Trump and Congress should ‘localize’ the impact of federal R&D

Editor's note:

For more information on the policy proposals in this piece, read the full report, Localizing the economic impact of research and development: Fifty policy proposals for the Trump administration and Congress 

On Wednesday Dec. 14 President-elect Trump met with chief executive officers of leading tech companies to discuss how his administration can be supportive of America’s innovation economy. The meeting was a welcome first step to positioning the new administration as “pro-innovation,” but of course actions will speak louder than conversations. 

The federal government invests over $140 billion each year in research and development, and these investments are the feedstock of next-generation technologies that drive economic growth. Economist Fred Block finds, for example, that since the 1990s over two-thirds of the most influential technologies were supported by federal research funding. But though the support comes from Washington, the new products and services are developed outside the Beltway and across the country.

This spatial level of innovation includes not just hot spots like Silicon Valley; Austin, Texas; or Boston, but also scores of communities like Chattanooga, Tenn.; Denver; Minneapolis; Mobile, Ala.; and Pittsburgh, which are intensively developing their innovation ecosystems at the regional level. Indeed, innovation occurs in all of America’s 435 Congressional Districts.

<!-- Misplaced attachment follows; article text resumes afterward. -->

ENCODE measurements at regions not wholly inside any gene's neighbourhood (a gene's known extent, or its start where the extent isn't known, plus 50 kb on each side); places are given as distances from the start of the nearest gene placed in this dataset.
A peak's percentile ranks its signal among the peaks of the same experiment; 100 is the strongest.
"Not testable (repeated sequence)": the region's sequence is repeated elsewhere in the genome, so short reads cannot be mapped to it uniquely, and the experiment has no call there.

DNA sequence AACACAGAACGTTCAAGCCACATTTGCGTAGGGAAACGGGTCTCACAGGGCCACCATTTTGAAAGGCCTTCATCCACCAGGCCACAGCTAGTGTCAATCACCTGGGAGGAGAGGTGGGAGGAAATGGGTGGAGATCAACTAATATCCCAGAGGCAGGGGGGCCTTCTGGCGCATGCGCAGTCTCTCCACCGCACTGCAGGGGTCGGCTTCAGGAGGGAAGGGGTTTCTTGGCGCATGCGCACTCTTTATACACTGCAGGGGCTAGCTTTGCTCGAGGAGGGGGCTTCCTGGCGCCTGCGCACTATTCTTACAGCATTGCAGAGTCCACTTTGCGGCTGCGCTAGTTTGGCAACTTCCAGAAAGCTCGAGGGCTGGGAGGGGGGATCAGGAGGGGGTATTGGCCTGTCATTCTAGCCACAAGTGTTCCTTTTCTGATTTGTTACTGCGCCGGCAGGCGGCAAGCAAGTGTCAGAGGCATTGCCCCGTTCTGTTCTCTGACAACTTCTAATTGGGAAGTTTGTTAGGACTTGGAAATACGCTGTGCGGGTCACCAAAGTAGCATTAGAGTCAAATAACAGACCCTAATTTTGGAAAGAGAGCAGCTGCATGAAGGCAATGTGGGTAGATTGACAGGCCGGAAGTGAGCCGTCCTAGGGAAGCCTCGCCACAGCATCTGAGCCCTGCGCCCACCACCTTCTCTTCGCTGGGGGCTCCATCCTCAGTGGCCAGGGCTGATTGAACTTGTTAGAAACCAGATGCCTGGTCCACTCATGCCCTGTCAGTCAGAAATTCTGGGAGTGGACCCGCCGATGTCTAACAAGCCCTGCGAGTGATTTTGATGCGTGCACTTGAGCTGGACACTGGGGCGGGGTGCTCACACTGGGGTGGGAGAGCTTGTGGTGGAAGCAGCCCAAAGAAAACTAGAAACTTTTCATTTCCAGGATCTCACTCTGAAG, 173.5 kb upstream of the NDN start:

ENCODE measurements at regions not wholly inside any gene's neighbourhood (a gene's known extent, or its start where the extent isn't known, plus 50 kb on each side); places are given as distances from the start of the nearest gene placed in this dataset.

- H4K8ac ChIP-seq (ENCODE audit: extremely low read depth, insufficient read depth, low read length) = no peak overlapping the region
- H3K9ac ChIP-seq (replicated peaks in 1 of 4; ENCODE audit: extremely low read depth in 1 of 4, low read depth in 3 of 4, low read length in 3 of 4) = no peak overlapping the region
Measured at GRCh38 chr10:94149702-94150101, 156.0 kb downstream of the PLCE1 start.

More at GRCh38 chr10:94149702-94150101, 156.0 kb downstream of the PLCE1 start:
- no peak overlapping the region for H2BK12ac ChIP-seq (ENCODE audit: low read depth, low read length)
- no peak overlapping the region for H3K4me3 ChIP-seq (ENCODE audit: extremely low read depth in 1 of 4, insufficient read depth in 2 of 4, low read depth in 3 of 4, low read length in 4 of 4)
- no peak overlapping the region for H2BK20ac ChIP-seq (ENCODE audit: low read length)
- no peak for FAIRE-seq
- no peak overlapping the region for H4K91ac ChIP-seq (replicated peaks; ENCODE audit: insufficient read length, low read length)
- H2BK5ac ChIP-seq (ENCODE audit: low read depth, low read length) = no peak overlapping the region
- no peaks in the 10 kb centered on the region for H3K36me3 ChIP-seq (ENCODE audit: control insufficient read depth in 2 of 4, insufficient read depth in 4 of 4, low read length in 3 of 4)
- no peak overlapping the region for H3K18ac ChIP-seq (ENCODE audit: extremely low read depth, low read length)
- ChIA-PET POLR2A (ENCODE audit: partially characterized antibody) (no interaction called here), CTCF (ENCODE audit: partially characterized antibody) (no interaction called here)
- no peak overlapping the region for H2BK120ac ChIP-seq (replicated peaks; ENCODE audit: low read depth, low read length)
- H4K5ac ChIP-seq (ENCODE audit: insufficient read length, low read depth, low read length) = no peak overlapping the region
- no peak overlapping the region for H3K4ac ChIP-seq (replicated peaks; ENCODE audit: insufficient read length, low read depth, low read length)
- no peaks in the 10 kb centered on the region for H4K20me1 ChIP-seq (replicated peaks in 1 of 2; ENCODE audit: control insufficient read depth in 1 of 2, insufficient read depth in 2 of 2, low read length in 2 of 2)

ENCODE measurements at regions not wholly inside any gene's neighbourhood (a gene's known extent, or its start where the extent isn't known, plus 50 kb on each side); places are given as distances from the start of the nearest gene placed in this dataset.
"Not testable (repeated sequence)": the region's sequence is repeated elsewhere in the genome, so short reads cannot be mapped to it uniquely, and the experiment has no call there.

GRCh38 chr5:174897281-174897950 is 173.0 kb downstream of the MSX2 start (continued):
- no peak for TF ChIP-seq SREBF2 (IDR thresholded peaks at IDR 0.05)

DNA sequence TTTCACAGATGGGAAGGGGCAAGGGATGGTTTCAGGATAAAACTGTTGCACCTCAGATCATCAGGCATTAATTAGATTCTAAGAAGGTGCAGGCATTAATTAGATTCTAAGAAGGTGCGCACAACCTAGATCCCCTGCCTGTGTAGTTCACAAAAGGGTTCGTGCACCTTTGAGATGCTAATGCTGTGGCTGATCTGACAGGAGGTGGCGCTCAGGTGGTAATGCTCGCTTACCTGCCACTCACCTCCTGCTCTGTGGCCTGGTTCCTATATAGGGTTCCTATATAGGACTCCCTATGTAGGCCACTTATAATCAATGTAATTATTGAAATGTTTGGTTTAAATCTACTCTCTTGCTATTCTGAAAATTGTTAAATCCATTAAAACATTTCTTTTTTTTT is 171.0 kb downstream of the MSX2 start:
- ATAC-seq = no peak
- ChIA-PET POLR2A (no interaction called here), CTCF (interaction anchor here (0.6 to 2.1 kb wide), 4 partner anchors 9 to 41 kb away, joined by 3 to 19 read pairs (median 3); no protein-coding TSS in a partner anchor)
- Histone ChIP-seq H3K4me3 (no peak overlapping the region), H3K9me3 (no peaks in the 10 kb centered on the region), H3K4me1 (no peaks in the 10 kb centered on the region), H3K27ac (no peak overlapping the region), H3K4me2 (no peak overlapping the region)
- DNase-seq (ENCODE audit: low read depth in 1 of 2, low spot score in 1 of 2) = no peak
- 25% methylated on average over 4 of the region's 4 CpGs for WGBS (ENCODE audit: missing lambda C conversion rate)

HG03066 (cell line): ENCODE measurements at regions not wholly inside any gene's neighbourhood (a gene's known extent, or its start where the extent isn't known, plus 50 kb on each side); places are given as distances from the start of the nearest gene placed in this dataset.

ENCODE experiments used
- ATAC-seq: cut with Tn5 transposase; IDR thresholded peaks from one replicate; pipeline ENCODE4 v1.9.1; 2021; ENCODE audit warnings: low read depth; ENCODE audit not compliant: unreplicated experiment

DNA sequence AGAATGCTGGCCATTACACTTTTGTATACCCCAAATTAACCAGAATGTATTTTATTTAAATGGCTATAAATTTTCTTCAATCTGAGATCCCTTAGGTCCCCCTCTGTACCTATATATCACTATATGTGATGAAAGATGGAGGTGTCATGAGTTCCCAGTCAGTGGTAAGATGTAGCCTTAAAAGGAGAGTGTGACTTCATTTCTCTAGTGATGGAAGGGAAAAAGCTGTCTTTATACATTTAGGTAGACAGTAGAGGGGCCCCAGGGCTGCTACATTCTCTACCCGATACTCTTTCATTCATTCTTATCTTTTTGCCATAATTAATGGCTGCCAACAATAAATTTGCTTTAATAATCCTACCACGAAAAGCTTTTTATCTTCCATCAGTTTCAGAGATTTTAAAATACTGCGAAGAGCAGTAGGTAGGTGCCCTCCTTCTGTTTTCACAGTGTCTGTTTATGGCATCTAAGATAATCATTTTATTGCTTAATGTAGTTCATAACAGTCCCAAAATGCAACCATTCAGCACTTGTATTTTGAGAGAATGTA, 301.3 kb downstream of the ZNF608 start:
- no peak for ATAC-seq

This dispersion matters because regional technology clusters engender concentrated knowledge flows and spillovers, workers with specialized skills, and dense supply chains that improve firm productivity. Many R&D-intensive firms benefit from proximity to innovation resources such as universities and federal laboratories, and this closeness produces myriad “ecosystem” benefits.

Thus, if America’s innovation economy is to function maximally, Washington needs to promulgate smart policies and initiatives that effectively work in concert at the city, regional, state, and national levels.

To help the Trump administration and Congress achieve this mission, in a new publication the Brookings Institution and The Information Technology and Innovation Foundation offer 50 policy actions to bolster America’s technology transfer, commercialization, and innovation capacity, from the local to the national level.

These recommendations include:

Strengthen innovation districts and regional technology clusters

  1. Prioritize innovation districts within federal R&D outlays
  2. Task federal laboratories with a local economic development mission
  3. Create off-campus “microlabs” to provide a front door to labs
  4. Support technology clusters by assessing and managing local-level federal R&D investments
  5. Assess federal real estate holdings and reallocate physical research assets to innovation districts
  6. Allow labs to repurpose a small portion of existing funds for timely local collaboration
  7. Standardize research partnership contracts within cities
  8. Create regional pre-competitive consortia through the National Institutes of Health (NIH) to address national health concerns
  9. Allow Department of Energy (DoE) labs to engage in non-federal funding partnerships that do not require DoE approval
  10. Dismantle funding silos to support regional collaboration